In Sir Gawain and the Green Knight, is Gawain successful in his quest, or does he overstate his failure—in this tale of human sin and redemption: of telling the truth and being forgiven?

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In Sir Gawain and the Green Knight, Gawain's quest is the result of taking the Green Knight's challenge. At Arthur's court at Christmas, the Green Knight says he will allow anyone to cut off his head if that man will return the favor. Gawain is sure that cutting off the Green Knight's head will kill him, so he won't be able to kill Gawain!

The theme here is that things are not always as they appear. However, Gawain is inexperienced and he takes his swing; the enchanted green warrior picks up his head, tucks it under his arm, and reminds Gawain to meet him in a year's time to honor the bargain they made.

Gawain feels sure that he will die. However, he is an honorable knight of Arthur's Round Table. He starts out the following winter in time to meet the Green Knight as arranged.

The story is indeed about human sin (telling a lie) and redemption (being forgiven). However, the story also takes into account Gawain's humanity. For while he returns Lady Bertilak's kisses to Lord Bertilak, he conceals he magic belt that will save his life. This desire to cheat death causes Gawain's sin of omission—when he fails to share the knowledge of this gift with his host.

Gawain is successful in his quest: for he faces the Green Knight as he is honor-bound to do.

By God...may the Holy Ghost

Grant me the power to begrudge you nothing.

Keep to the bargain, swing just once,

And I'll stand still...


Gawain takes up his position, head bent and neck exposed, but "his knees / Were weak." His fear of death is evident when he flinches as the giant takes his "ax stroke"—stopping his swing just short of Gawain's neck. The Green Knight chastises him, calling his bravery and honor into question. 

You can't be Gawain...I've heard nothing of Gawain the coward.

Gawain admits his fault and prepares for a second assault, noting:

I won't [flinch] again.

And this much is plain:

My head, if it falls, won't talk in my hands.

Gawain faces the certainty of his death—no magic will spare him. But Gawain is disgusted with himself, and in this he learns humility. He demands the Green Knight hurry to his task. As he promised, Gawain does not move as the blade falls, but still the Green Knight stops himself from killing the younger man.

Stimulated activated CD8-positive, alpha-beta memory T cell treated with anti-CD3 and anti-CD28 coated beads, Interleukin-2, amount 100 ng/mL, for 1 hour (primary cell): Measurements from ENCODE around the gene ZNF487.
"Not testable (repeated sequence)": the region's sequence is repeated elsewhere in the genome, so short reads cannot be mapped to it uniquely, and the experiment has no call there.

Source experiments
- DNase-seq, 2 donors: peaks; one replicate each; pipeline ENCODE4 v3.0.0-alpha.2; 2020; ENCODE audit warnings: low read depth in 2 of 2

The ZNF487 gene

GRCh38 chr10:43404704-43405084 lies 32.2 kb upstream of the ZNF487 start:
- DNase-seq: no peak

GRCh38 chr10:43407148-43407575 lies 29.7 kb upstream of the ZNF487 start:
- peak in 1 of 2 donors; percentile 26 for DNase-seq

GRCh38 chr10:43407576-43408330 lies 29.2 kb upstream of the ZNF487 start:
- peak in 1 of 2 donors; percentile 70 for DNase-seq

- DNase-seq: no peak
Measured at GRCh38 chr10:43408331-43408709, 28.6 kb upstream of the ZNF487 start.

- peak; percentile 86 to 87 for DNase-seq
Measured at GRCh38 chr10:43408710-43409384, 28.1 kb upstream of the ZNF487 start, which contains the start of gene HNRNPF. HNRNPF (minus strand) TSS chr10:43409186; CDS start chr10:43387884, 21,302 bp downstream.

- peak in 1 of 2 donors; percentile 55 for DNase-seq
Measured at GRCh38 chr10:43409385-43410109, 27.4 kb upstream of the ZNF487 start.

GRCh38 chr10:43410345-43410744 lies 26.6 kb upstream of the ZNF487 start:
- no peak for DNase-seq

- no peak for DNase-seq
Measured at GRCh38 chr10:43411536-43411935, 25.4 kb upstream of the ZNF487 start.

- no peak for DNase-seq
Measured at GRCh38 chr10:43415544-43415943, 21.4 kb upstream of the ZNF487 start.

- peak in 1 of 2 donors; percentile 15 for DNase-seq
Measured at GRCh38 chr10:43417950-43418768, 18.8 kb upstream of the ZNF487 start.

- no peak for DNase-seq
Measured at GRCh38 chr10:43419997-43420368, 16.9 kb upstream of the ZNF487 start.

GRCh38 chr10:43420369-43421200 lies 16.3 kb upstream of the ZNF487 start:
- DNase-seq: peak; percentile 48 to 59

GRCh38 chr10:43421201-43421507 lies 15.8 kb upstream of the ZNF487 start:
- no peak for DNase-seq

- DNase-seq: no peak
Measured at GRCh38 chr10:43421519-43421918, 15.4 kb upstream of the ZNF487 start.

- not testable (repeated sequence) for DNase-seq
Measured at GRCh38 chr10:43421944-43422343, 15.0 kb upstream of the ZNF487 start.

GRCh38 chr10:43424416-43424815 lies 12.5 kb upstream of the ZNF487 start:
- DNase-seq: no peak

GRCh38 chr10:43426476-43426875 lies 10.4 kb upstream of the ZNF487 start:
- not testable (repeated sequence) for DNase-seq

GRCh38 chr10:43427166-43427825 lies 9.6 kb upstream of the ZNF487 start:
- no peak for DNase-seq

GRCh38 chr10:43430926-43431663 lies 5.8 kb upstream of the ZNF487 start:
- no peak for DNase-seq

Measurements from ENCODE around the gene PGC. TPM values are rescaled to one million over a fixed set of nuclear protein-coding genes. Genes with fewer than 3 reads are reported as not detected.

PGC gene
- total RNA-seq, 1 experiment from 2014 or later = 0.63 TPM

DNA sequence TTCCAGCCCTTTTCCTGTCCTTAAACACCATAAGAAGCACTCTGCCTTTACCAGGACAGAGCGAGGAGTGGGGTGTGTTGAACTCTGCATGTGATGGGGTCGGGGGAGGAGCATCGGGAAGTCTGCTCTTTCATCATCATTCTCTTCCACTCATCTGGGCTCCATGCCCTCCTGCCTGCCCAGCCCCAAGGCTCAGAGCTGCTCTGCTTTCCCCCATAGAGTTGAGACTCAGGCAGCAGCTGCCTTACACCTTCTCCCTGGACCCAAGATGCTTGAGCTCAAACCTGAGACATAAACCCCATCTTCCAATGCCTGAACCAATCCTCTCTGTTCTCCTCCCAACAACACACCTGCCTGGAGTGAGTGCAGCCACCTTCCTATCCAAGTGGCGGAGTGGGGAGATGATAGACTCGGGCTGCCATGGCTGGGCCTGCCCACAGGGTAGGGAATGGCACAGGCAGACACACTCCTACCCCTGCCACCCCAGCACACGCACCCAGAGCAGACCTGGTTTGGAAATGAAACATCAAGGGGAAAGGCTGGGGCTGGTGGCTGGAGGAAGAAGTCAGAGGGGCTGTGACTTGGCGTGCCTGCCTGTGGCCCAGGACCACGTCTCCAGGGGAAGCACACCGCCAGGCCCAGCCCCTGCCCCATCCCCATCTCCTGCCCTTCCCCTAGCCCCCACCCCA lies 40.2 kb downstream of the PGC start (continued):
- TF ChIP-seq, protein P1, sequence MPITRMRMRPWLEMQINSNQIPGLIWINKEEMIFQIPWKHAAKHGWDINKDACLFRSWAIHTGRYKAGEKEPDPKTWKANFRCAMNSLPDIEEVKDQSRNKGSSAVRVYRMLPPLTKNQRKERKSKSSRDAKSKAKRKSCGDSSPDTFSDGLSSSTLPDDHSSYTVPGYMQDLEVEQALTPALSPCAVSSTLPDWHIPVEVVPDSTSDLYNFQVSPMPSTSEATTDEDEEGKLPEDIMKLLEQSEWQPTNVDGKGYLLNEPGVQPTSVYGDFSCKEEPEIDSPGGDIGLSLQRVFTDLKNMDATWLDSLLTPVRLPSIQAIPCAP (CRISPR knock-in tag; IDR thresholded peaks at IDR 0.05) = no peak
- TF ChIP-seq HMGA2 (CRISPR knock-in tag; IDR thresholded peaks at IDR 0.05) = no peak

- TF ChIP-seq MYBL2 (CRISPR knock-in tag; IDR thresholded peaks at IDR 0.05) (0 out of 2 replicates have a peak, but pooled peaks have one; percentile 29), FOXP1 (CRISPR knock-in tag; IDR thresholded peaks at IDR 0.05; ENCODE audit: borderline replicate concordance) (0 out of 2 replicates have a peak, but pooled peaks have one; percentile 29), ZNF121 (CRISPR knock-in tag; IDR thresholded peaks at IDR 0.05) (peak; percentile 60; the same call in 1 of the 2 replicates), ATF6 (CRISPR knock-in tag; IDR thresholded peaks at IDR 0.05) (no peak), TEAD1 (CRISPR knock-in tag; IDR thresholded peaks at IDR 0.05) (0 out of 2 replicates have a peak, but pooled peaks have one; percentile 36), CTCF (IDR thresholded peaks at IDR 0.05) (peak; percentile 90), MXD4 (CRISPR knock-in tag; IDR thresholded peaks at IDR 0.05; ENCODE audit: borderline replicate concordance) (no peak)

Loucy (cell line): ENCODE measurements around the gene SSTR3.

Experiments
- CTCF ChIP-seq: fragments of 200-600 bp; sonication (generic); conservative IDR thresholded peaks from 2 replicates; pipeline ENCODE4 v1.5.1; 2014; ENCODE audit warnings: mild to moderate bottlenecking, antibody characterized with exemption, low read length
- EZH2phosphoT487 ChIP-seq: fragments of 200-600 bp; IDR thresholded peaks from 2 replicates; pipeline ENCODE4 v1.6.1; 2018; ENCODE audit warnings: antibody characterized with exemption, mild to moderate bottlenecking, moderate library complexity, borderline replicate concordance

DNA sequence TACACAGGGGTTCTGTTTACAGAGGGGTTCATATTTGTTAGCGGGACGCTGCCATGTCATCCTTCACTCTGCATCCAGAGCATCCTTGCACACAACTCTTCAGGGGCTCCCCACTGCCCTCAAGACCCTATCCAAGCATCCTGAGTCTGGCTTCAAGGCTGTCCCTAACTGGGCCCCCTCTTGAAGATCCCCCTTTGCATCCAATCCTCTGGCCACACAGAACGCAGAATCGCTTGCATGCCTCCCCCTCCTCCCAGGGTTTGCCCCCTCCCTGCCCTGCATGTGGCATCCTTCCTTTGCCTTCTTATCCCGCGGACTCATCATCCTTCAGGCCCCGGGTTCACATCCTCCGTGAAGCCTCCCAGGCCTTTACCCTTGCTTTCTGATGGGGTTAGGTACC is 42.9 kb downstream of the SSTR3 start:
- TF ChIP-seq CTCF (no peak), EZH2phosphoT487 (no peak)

Gawain is furious; he insults the green man, hoping to force him to finish. The green warrior takes a swing, but intentionally only nicks Gawain, who swiftly rises and assumes a battle stance, for he has paid his debt. The Green Knight approves of this young knight, who he has been testing. He explains that he stopped the ax the first time because Gawain was honest about the kisses, but he notes that Gawain felt his sin in neglecting to share the gift of the belt. This is tangible evidence of Gawain's failure—love of life over honor. The knight notes that Gawain acted simply "for love of your life," which he understands, but Gawain is humiliated:

Fear of your blow taught me cowardice.

Gawain asks for forgiveness; the knight (like God, who Gawain serves) grants it immediately—telling him his soul is a pure a snow, without sin. He gives Gawain the belt as a memento. However, Gawain learns humility, and the true call of chivalry: he understands his shortcomings, and palns to dedicate himself to overcoming them.

His failure is not overstated: for this is the core of his chivalric beliefs, which guides every step of his life.


Adventures in English Literature, Harcourt Brace Jovanovich Publishers: Orlando, 1985.

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Sir Gawain and the Green Knight

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